Everything You Need to Know About Litter Boxes

Everything You Need to Know About Litter Boxes

If your cat spends any time indoors, chances are you have a litter box. Cats are particularly easy in this regard, since they don’t need to wait for you to let them outside to use the bathroom. They are free to go whenever they want. But have you ever considered why cats can use litter boxes instead of going outside or how they actually work? Here are all your most burning questions on litter boxes answered.

Why Do Cats Use Litter Boxes?


A litter box is the closest thing you can get to mimic a cat’s natural bathroom environment. In the wild, cats typically excrete on sand or soft soil. Afterwards, they will bury their business. This has an evolutionary purpose. The scent of urine or excrement can make it easier for predators to track them, so cats bury their waste to hide the smell. The actual litter in the box is a good indoor alternative to sand or soil, since it feels similar. Put at least an inch in the box so your cat can bury his waste. Use cat litter box liners to make cleaning the box much easier.


Do You Have to Train a Cat to Use a Litter Box?

Because cats are naturally drawn to sandy environments when they need to use the bathroom, a litter box in the house will be almost instinctual to them. You won’t need to house train your cat to use the litter box the same way you need to housebreak a puppy. Still, you may need to help a new cat or kitten adjust to the litter box. Make sure it’s in an easily accessible but private place that your cat knows how to find. When you first bring a cat home, take her to the box at put her in there. Do this regularly throughout the day when your kitten might normally need to go—first thing in the morning, after meals, after a nap, in the evening—until your cat is regularly using the box.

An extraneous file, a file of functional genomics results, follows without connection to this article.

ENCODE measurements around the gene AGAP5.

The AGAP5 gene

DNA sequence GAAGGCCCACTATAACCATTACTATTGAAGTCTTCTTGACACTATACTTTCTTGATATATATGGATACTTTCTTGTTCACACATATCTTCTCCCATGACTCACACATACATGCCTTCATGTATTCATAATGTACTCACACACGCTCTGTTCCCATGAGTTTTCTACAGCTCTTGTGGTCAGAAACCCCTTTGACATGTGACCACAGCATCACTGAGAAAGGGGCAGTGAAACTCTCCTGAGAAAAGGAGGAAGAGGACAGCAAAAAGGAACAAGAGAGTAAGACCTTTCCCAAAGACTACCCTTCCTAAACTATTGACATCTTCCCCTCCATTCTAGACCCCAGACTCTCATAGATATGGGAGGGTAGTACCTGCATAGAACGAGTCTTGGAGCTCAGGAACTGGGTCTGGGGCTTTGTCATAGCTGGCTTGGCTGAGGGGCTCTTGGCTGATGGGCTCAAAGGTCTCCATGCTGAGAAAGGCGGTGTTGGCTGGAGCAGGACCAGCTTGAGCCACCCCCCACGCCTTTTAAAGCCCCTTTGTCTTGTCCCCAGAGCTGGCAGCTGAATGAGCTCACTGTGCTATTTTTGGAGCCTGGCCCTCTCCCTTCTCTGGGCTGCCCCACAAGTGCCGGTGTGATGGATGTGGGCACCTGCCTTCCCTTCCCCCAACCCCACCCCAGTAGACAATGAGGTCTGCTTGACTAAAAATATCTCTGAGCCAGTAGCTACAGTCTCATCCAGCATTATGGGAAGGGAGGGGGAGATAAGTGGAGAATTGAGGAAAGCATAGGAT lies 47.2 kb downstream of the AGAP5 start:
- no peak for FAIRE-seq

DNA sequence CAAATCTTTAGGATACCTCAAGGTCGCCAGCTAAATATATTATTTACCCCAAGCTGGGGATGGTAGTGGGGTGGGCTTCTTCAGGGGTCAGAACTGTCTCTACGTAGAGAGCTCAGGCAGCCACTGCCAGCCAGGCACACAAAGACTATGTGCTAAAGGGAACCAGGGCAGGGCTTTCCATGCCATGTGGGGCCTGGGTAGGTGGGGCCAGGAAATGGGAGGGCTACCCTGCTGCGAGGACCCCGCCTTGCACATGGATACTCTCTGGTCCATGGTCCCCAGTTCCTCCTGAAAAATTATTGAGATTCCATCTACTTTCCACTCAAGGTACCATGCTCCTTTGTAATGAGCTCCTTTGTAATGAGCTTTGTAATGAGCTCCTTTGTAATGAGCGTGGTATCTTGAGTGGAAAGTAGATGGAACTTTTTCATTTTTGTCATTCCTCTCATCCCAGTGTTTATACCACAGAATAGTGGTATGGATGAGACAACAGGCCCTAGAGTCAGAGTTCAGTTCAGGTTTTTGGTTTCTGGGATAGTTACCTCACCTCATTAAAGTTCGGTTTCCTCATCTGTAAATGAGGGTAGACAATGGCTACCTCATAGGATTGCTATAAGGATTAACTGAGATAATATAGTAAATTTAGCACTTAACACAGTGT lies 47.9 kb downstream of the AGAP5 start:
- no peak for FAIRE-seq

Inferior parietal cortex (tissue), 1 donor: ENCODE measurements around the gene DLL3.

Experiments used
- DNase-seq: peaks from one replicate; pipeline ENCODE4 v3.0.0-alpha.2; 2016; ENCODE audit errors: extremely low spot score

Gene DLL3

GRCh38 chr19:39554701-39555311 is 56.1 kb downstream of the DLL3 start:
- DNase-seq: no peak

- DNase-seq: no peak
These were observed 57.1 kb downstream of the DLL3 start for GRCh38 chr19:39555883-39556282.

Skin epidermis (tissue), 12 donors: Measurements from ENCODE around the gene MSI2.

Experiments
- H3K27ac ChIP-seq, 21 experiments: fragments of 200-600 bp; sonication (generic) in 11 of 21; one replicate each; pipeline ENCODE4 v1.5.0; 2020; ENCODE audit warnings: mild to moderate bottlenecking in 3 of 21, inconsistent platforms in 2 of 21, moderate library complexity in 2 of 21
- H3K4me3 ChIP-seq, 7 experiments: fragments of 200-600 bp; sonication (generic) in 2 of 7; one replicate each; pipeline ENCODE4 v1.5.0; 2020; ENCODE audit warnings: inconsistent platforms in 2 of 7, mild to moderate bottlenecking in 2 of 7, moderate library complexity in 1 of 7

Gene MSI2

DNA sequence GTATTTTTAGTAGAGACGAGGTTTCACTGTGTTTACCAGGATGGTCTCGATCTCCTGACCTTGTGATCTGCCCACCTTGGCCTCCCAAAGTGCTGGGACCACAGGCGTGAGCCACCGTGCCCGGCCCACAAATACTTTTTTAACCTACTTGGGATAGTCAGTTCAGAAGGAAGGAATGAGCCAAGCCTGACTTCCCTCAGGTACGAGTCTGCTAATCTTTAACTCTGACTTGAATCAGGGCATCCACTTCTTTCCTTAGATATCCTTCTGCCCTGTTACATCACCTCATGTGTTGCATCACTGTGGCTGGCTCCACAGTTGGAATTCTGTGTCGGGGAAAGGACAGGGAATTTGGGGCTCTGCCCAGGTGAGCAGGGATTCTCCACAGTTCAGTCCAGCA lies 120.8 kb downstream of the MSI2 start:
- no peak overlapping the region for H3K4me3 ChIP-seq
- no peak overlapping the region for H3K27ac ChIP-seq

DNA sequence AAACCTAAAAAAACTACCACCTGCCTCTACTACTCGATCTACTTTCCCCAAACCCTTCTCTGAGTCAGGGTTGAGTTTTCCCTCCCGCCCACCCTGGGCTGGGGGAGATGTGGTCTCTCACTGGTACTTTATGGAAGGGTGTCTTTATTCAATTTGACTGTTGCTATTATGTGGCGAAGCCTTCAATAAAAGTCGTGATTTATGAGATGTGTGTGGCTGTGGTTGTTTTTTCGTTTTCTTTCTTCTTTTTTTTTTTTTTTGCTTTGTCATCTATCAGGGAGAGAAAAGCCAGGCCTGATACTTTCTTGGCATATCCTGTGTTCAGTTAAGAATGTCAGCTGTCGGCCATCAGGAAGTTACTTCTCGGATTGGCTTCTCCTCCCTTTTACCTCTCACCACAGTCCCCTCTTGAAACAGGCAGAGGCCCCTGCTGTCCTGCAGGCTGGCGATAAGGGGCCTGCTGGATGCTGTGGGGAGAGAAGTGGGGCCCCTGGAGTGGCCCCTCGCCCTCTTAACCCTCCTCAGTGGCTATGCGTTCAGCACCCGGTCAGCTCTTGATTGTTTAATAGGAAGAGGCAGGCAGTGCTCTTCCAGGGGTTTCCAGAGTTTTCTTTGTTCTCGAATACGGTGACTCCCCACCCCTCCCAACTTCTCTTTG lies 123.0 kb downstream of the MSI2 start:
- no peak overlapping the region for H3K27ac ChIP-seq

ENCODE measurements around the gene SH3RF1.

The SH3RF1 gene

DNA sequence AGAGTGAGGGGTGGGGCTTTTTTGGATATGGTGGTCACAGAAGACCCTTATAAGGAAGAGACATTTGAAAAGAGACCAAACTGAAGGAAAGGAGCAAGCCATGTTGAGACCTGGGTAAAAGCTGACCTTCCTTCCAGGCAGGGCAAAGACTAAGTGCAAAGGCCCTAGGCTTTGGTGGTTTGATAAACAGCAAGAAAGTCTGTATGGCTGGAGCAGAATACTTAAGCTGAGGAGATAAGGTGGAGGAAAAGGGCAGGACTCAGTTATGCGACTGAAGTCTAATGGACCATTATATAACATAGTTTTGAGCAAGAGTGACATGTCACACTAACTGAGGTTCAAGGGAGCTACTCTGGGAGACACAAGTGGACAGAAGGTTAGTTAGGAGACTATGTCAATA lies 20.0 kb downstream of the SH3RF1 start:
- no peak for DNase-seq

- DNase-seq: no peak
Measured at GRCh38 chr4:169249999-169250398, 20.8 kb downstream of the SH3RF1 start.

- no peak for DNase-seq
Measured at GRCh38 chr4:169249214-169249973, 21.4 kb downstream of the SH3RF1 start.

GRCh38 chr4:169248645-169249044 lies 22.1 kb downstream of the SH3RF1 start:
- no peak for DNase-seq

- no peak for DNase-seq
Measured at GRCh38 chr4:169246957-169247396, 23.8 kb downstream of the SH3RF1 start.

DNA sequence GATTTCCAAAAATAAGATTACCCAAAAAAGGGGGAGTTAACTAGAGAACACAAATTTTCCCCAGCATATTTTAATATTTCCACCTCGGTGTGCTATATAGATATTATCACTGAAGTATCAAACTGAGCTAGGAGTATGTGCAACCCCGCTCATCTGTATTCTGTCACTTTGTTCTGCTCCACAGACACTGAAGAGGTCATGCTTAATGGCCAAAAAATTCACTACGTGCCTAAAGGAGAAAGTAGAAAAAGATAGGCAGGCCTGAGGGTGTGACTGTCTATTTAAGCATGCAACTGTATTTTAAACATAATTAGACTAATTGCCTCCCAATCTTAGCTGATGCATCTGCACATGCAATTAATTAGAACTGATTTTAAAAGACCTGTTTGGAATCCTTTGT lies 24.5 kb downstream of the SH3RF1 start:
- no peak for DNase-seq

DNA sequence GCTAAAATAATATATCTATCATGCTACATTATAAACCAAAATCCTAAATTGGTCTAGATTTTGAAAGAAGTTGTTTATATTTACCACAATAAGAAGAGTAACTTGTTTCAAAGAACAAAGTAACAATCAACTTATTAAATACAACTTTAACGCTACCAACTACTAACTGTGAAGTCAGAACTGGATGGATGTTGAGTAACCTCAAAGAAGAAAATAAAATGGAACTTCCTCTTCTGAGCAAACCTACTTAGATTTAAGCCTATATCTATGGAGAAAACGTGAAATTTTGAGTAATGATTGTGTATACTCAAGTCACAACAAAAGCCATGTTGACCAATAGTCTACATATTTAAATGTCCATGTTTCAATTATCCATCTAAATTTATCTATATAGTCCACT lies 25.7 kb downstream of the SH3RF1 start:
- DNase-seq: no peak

What Kind of Litter Should I Use?

Litter boxes mimic a cat’s natural preferred environment for using the restroom. However, there are many different kinds of litter. What you use comes down to personal preference. Conventional non-clumping clay litter is the most common type of cat litter. It’s absorbent and doesn’t easily track onto the floor. There are also plenty of biodegradable litters available, including wood pellets, recycled newspaper and sawdust. Silica gel or crystal litter is the most absorbent type of litter, and can last up to 30 days when properly cleaned and cared for. It’s also the best litter for preventing odors.


Are Litter Boxes Sanitary?

Yes, litter boxes are a simple solution to your cat’s bathroom needs, but many worry that litter boxes aren’t sanitary. As long as you regularly change the litter and keep the box clean, it shouldn’t be an issue. You should be scooping it out daily and changing the litter completely at least once a week. You should wash the box whenever you change out the litter. An automatic, self-cleaning litter box can handle a lot of the daily scooping for you, although you’ll still have to change the litter and clean them. If you’re concerned about your cat dragging litter out of the box, you can get a litter mat to place underneath the box.